Don Goodman-Wilson


Trained in both the humanities and in computer science, Don has a passion for bridging cultures and bringing broader context to contemporary issues.

He teaches, codes, writes, talks. He builds trust and relationships, he advocates on behalf of developer communities. He takes the specifications from the customer, and hands them to the developers. He accelerates startups’ developer relations programs.

In his spare time he organizes the DevRel Salon, he enjoys statically typed languages and photography, and he currently lives with his wife and daughter in Lisbon.

Toying With People’s Emotions: A Cognitive Theory of DevRel

Why do we do what we do when we do DevRel? Why do personal relationships count for so much? How do we avoid pissing our developers off? What incentives do developers have to join our community? As a profession, we have a range of questions like these that cry out for a theory to help guide our decision making.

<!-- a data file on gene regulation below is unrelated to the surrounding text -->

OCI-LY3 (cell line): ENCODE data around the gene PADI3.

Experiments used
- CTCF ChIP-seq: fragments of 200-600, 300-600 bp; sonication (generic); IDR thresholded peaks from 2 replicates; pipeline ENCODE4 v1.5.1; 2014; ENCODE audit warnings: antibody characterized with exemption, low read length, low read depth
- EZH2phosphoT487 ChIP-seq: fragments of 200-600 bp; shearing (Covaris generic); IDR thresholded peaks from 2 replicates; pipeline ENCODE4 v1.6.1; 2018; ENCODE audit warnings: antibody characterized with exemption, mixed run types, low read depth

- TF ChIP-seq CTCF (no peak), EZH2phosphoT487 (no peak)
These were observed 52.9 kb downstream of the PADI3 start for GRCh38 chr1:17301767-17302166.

As it happens, there’s a lot we can learn about our craft when we examine the neurochemical processes that underlie goodwill, love, and trust. And, as we’ll see, we actually wield a surprising amount of power over others! But with this power comes the risk of toying with people’s emotions, turning them off of our product, or worse yet, pissing them off. Understanding the power we have over others is important for not only doing our job well, but doing our job ethically as well.

So let’s explore the cognitive underpinnings of building relationships with developers, and better understand how to practice our craft more effectively, and in a way that respects the autonomy of the developers we work with.

Other DevRelCon Prague speakers

Twitter @DEGoodmanWilson

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